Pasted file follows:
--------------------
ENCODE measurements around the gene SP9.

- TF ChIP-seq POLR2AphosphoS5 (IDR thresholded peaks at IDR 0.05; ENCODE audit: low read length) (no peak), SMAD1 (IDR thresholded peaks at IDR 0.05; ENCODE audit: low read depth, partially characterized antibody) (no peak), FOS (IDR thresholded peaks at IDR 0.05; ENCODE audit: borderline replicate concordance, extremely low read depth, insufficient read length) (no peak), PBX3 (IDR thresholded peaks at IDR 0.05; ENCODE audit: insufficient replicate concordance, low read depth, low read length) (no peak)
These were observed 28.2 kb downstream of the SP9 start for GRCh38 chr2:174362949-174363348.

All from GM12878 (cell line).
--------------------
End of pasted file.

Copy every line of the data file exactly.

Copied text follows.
ENCODE measurements around the gene SP9.

- TF ChIP-seq POLR2AphosphoS5 (IDR thresholded peaks at IDR 0.05; ENCODE audit: low read length) (no peak), SMAD1 (IDR thresholded peaks at IDR 0.05; ENCODE audit: low read depth, partially characterized antibody) (no peak), FOS (IDR thresholded peaks at IDR 0.05; ENCODE audit: borderline replicate concordance, extremely low read depth, insufficient read length) (no peak), PBX3 (IDR thresholded peaks at IDR 0.05; ENCODE audit: insufficient replicate concordance, low read depth, low read length) (no peak)
These were observed 28.2 kb downstream of the SP9 start for GRCh38 chr2:174362949-174363348.

All from GM12878 (cell line).